I actually froze the skin. This was a case of self-inflicted frostbite.
So the next morning when I got ready to run the marathon I actually had frostbite blisters on the front of my shin. Running with frost bite blisters is not the best way to pursue a PR.
So do not under any circumstances use one of those chemical ice packs when attempting to ice your shin splints. Ice is much safer.
The best way to apply ice to the skin is to use an old, thin, terrycloth washcloth. Soak it in cold water, ring out the excess moisture and then wrap the washcloth around a fistful of crushed ice.
Ice water soaking through a terrycloth washcloth is the best way to apply ice.
Submerging your foot completely in ice water is even more effective. But it is inconvenient.
If you have medial tibial stress syndrome you have to get the central one third of your leg submerged. That’s two thirds of the way up to the knee.
If you have anterior shin splints you have to submerge her leg almost all the way up to the knee to completely cover the tibialis anterior muscle.
You can’t submerge shin splints in a bucket ice water. It’s just not deep enough. But there is a way to do it.
As an experiment, I purchased a pair of size 15, knee-high rubber boots. We’re talking about the kind of rubber boots you see fisherman wearing or the guys who work in fish markets or shuck oysters.
You have to get them big enough to accommodate not only your foot but also the ice water mixture.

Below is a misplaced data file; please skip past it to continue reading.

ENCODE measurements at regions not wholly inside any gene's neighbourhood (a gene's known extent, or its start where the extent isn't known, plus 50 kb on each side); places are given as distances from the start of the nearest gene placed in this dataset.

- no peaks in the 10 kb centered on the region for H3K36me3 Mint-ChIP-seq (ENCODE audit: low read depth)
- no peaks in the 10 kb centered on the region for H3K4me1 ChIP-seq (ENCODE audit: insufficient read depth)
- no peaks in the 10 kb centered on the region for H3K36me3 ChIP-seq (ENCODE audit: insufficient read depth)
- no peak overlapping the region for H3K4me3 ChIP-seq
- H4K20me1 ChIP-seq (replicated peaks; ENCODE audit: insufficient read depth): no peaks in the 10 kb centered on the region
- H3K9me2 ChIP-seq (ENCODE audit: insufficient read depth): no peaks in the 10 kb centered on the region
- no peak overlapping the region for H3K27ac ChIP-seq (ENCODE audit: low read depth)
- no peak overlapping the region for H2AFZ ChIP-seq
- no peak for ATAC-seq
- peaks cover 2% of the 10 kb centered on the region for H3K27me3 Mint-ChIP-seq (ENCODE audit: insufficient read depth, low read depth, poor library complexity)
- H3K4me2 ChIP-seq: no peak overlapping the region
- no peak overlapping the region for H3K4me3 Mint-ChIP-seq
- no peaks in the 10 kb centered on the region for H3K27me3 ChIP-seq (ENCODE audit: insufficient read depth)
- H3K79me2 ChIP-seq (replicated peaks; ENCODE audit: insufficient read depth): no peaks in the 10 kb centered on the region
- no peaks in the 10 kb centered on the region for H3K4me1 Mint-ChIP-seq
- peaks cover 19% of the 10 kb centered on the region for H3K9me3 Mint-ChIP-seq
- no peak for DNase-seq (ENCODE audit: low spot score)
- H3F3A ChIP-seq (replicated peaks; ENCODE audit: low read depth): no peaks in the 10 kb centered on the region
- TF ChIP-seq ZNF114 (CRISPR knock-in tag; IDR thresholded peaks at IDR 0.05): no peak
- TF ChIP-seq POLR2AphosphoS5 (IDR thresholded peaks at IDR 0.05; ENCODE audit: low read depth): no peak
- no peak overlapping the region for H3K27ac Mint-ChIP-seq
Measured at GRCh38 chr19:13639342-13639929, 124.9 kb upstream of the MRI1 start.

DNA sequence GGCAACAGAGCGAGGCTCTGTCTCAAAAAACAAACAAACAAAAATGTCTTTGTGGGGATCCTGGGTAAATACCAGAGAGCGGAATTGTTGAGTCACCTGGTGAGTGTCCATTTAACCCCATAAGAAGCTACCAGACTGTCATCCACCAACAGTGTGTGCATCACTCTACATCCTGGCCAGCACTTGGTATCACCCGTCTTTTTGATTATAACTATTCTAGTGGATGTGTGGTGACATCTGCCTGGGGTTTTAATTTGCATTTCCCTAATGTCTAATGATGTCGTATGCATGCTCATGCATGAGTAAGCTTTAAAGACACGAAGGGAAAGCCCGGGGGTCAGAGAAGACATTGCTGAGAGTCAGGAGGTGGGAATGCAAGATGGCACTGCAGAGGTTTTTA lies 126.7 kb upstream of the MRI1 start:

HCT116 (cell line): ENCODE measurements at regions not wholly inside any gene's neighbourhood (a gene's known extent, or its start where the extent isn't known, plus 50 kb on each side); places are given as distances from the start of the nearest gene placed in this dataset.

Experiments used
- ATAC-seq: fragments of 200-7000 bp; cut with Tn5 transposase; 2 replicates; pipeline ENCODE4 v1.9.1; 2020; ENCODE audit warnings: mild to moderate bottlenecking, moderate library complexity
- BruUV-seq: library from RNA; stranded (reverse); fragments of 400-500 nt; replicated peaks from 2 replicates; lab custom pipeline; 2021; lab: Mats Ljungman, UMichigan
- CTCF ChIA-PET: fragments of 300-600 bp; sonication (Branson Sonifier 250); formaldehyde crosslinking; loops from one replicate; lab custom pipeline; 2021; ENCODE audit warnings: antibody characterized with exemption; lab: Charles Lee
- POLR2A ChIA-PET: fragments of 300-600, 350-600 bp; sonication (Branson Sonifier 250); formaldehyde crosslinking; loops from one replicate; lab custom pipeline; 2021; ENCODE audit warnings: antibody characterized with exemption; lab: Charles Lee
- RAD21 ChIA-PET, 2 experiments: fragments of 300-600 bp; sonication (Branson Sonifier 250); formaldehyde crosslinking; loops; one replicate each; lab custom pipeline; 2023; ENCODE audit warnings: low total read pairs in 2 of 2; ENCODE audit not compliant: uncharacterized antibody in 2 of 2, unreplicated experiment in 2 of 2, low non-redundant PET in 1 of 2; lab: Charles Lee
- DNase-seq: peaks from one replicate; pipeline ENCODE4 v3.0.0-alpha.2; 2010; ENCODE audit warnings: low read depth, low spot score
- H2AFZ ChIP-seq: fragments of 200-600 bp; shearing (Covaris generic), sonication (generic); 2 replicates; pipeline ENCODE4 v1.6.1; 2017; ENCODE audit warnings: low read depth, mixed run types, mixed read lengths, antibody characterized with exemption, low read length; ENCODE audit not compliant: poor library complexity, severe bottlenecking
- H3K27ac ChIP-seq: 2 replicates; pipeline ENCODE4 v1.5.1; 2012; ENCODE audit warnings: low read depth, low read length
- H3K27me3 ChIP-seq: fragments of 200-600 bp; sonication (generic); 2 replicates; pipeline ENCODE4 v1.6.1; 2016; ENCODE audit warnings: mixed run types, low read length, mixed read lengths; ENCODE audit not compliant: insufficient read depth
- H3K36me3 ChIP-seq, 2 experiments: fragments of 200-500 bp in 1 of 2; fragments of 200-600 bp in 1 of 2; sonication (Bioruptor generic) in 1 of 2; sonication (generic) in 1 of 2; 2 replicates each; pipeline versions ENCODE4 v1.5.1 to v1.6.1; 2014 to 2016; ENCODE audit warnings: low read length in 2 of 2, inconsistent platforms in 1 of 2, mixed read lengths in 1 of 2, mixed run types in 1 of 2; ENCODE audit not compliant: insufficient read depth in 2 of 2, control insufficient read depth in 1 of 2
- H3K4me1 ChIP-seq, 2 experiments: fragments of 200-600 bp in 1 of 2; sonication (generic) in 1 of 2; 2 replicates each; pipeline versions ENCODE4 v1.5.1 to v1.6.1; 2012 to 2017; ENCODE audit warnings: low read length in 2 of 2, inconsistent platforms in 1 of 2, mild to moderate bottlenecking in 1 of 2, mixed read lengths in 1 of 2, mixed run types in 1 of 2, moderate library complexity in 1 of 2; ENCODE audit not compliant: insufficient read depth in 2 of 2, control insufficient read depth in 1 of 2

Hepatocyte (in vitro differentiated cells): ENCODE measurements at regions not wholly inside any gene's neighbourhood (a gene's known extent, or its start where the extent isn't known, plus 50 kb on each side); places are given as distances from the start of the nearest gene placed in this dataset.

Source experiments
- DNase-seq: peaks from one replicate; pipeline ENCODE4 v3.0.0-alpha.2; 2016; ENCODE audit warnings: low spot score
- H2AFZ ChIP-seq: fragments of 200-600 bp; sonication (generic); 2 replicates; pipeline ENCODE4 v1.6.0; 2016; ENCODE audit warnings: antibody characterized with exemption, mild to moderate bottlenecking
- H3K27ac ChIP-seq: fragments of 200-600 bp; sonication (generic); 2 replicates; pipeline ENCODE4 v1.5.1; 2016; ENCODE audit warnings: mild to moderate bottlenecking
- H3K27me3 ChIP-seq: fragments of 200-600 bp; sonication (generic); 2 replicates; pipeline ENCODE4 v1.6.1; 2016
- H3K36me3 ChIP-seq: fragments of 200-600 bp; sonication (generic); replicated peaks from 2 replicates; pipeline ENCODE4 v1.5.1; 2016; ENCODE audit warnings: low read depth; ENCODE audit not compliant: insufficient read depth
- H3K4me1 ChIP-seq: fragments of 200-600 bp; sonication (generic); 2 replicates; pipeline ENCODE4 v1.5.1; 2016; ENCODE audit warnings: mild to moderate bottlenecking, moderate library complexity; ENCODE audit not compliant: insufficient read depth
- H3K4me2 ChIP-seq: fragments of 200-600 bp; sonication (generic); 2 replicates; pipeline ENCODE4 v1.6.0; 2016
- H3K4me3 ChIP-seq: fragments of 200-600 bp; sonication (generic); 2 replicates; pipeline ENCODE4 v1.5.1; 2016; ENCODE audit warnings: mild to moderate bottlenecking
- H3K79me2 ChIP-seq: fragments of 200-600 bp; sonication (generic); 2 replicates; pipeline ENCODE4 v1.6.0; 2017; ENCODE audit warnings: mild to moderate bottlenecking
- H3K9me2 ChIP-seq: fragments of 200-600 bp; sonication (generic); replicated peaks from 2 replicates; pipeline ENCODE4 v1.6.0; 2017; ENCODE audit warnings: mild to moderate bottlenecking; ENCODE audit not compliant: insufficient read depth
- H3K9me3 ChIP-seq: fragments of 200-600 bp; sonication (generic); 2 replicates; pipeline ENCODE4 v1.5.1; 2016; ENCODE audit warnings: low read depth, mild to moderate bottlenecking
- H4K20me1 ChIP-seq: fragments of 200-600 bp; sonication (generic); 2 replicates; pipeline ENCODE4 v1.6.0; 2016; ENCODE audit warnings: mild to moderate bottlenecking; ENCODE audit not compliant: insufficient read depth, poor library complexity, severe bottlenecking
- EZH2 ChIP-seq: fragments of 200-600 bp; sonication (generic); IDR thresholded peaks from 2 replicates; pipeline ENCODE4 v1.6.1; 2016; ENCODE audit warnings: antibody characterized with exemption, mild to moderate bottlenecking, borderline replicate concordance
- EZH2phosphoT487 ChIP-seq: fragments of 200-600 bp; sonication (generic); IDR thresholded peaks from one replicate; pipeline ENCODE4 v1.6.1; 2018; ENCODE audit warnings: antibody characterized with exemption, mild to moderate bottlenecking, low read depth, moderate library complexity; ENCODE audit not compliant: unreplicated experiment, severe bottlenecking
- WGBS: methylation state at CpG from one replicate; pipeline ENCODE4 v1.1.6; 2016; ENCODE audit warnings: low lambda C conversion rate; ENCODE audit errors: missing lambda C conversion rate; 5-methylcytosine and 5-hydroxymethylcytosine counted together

I took the rubber boots out onto the patio. I dumped a tray of ice cubes into the rubber boots and then filled them about halfway with tap water. As soon as I stepped into the boots I was knee-deep in ice water.
This is an extremely uncomfortable, albeit very effective way to apply ice when you have shin splints. If you have a tibial stress fracture, submerging the leg in ice water is a much more effective way of reducing the inflammation in the bone. Applying ice to the surface of the skin just doesn’t penetrate all the way to the bone.
Another way to reduce inflammation is to take non-steroidal anti-inflammatory drugs (NSAID’s) like ibuprofen (Motrin) or naproxen (Aleve).
For some reason, most runners who develop a condition involving chronic inflammation seem to want to take a drug that will reduce inflammation. As the name implies, non-steroidal anti-inflammatory drugs should be the perfect pill.
Ibuprofen and naproxen are the most commonly consumed non-steroidal anti-inflammatory drugs. In fact, I remember recently reading an article claiming ibuprofen was the most commonly consumed over-the-counter medication, period.
Just because people take NSAID’s all the time doesn’t mean it’s a good idea.
I would caution you against taking non-steroidal anti-inflammatory drugs when you have shin splints.
Non-steroidal anti-inflammatory drugs can slow down healing.
Studies have shown non-steroidal anti-inflammatory drugs can dramatically slow healing of ligament or tendon to bone interfaces, where tendons and ligaments attach to the bones.